A survey of recent voter opinion polls published at the weekend in the national newspaper Público gives a slim advantage in upcoming general elections to the Socialist party (PSOE) of President Pedro Sánchez. If the polling data holds, says the report in Público, the PSOE could regain as many as a million votes and increase its position in Spain’s 350-member Congress from the 84 seats it held as a minority government in the just-dissolved legislature to as many as 112 in the next legislative session.
The numbers contained in the “poll of polls” compiled by research firm Key Data for Público seem to confirm the results in recently conducted voter opinion polls by the GAD3 polling organization for La Vanguardia, by the GESOP polling firm for El Periódico and by latest recent monthly “barometer” of public opinion conducted by the government’s own Centro de Investigaciones Sociológicas (CIS).
But the umbrella survey of polls by the Key Data organization showed one key distinguishing factor from all of the most recent surveys, which were taken prior to or just following the defeat of the Sánchez government’s 2019 budget proposal in Congress that led to the dissolution of the legislature last week in order to hold new general elections on 28th April.
Those polls had all shown a rise in support for the Socialists at the same time as a sharp spike in support for ultra-right party Vox, which posted a surprisingly strong showing in recent Andalucía regional elections that enabled the defeat of the regional PSOE affiliate party and formation of a governing coalition led by the conservative Partido Popular (PP) for the first time in 40 years.
Key Data’s analysis of the polling trends’ impact on the proportional representation of seats in Congress, however, indicates that Vox is actually contributing to the fragmentation of the right-wing vote in Spain at the same time that it is fueling support for the Socialists as the party most able to stave off the right-wing threat. In their analysis, Key Data points to a surge in support for the Socialists since Sánchez dissolved Congress, attributing the shift to the so-called “useful vote” (‘voto útil’) phenomenon, meaning that voters are recognizing that to vote for any other party than the PSOE in the April elections would amount to casting a “throw-away” ballot that would benefit the political right.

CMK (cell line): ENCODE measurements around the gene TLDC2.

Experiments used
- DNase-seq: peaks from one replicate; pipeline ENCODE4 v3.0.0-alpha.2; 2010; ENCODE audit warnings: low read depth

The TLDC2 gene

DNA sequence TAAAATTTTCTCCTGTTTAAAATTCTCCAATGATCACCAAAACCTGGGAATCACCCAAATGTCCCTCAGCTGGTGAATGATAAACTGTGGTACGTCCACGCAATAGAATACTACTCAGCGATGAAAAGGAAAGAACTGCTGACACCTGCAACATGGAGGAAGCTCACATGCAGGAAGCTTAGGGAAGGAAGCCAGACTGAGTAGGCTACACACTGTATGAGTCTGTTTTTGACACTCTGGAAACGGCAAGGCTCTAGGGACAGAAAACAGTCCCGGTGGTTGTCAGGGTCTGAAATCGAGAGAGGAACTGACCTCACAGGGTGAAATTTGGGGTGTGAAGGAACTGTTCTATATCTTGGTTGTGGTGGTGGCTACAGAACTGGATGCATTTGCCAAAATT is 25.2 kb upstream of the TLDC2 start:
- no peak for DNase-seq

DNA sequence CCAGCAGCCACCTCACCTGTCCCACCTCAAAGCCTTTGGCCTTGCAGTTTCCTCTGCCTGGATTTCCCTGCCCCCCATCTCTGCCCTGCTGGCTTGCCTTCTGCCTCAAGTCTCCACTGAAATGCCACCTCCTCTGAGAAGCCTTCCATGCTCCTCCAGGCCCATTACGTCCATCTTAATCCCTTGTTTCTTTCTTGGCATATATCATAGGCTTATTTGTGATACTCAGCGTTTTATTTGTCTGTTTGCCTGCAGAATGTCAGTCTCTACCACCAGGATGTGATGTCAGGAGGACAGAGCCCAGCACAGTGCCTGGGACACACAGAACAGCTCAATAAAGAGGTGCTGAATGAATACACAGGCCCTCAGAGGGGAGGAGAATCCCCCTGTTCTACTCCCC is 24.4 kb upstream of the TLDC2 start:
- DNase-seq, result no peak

While likely to buoy spirits in the Socialist camp, the polling data in now way indicates the Socialists will be able to govern easily, with the projected increase in congressional seats to 112 still leaving the party far short of the 176-majority needed to pass legislation and a federal budget with the kinds of social-spending increases the Socialists are seeking.
In order to govern, the PSOE will still need to strike alliances in Congress with the same coalition of parties that brought Sánchez to power in the vote of no-confidence that ousted former President Mariano Rajoy in May 2018, including the increasingly recalcitrant Catalan pro-independence parties PDeCat and ERC.
The chances that those parties will support a Sánchez government following the April elections appear to be less now than in the last legislature, with news at the weekend that the hard-line independista faction led by fugitive former Catalan regional President Carles Puigdemont won PDeCat internal primaries, making it more likely that PDeCat deputies elected to the next Congress will obstinately refuse to support a PSOE government without concessions that would allow the Catalans to hold a referendum on independence from Spain in defiance of the country’s Constitutional Court.
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